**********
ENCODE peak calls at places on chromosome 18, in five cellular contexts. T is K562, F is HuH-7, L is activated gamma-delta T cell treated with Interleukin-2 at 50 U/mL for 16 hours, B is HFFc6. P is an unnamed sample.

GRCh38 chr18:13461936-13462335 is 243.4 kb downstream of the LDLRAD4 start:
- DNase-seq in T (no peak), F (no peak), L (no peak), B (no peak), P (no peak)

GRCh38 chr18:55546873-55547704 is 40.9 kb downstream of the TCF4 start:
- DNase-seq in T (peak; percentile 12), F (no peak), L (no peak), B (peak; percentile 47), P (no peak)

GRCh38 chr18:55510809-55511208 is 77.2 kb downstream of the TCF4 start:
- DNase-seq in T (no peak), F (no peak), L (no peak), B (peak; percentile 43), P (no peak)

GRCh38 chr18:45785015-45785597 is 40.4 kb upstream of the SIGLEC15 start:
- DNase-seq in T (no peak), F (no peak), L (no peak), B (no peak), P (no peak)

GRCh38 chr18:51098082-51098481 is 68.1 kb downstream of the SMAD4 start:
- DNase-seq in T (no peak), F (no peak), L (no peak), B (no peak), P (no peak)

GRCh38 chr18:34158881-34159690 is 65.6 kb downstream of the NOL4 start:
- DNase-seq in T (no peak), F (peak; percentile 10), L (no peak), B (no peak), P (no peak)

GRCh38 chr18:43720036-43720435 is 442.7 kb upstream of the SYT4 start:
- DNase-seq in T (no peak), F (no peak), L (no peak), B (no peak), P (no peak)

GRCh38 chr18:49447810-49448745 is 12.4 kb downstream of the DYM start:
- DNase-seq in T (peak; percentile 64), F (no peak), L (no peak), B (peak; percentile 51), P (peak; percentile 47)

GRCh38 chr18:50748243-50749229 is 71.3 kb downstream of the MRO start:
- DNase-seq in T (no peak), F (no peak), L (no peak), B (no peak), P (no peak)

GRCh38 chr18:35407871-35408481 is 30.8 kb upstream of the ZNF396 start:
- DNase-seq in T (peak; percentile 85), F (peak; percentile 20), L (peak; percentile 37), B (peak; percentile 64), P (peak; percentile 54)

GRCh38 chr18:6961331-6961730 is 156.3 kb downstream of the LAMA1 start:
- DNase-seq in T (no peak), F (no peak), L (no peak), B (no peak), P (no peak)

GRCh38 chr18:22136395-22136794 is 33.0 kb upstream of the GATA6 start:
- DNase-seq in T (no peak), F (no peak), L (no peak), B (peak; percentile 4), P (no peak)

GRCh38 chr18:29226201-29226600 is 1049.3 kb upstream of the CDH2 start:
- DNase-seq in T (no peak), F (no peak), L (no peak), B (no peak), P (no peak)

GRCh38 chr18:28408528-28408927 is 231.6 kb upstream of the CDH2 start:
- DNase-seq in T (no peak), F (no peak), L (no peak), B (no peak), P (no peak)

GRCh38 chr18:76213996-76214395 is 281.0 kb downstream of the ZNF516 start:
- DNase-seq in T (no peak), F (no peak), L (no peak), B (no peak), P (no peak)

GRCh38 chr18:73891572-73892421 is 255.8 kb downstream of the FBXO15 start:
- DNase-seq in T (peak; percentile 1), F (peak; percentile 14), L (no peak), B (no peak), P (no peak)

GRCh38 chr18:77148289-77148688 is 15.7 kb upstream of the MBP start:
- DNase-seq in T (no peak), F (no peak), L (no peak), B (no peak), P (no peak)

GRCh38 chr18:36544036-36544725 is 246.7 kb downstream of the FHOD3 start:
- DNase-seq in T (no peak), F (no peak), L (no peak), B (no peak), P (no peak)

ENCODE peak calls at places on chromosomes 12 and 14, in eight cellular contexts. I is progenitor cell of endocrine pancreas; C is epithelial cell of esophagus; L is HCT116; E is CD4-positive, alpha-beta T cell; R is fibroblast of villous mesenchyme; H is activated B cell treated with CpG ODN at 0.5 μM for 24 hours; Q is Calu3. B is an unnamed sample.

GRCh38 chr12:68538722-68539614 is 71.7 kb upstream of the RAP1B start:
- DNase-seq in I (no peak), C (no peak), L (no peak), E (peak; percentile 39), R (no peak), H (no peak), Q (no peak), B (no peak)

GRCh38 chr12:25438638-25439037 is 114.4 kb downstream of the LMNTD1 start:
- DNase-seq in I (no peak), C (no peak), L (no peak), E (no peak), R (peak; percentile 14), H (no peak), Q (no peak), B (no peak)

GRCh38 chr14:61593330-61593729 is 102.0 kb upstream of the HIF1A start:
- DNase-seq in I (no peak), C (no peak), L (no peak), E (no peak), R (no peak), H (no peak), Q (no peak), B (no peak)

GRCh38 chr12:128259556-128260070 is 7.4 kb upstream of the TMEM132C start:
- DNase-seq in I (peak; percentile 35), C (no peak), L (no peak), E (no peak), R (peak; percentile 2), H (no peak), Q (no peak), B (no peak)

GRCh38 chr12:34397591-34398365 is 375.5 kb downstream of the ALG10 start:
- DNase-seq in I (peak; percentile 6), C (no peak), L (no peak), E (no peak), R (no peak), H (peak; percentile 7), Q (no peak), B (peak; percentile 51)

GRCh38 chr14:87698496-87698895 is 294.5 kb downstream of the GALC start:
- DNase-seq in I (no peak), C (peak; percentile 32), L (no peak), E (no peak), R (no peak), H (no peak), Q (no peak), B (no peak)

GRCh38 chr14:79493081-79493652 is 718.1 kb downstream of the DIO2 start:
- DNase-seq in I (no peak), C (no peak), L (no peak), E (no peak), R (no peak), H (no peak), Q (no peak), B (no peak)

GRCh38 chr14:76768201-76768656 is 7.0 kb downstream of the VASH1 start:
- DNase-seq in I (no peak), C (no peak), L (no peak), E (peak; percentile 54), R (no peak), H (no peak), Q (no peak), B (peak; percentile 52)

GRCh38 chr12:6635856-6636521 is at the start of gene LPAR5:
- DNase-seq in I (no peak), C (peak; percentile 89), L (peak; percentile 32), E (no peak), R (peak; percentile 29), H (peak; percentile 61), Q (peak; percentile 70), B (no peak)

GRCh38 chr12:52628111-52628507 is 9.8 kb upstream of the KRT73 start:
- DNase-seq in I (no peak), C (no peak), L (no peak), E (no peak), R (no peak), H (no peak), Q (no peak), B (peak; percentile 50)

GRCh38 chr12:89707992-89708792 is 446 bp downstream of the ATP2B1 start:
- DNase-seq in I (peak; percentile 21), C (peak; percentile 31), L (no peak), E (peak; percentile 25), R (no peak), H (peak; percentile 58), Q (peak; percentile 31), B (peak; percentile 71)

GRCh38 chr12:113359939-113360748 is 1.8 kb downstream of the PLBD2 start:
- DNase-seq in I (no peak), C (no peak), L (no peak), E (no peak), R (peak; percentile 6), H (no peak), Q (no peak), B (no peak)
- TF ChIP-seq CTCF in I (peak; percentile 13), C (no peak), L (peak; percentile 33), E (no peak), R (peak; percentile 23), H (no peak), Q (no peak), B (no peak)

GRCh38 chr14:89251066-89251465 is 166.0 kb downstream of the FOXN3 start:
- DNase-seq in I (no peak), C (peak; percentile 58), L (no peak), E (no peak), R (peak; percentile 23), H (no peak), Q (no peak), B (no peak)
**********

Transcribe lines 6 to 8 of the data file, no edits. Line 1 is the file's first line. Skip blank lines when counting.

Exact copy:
GRCh38 chr18:55510809-55511208 is 77.2 kb downstream of the TCF4 start:
- DNase-seq in T (no peak), F (no peak), L (no peak), B (peak; percentile 43), P (no peak)

GRCh38 chr18:45785015-45785597 is 40.4 kb upstream of the SIGLEC15 start: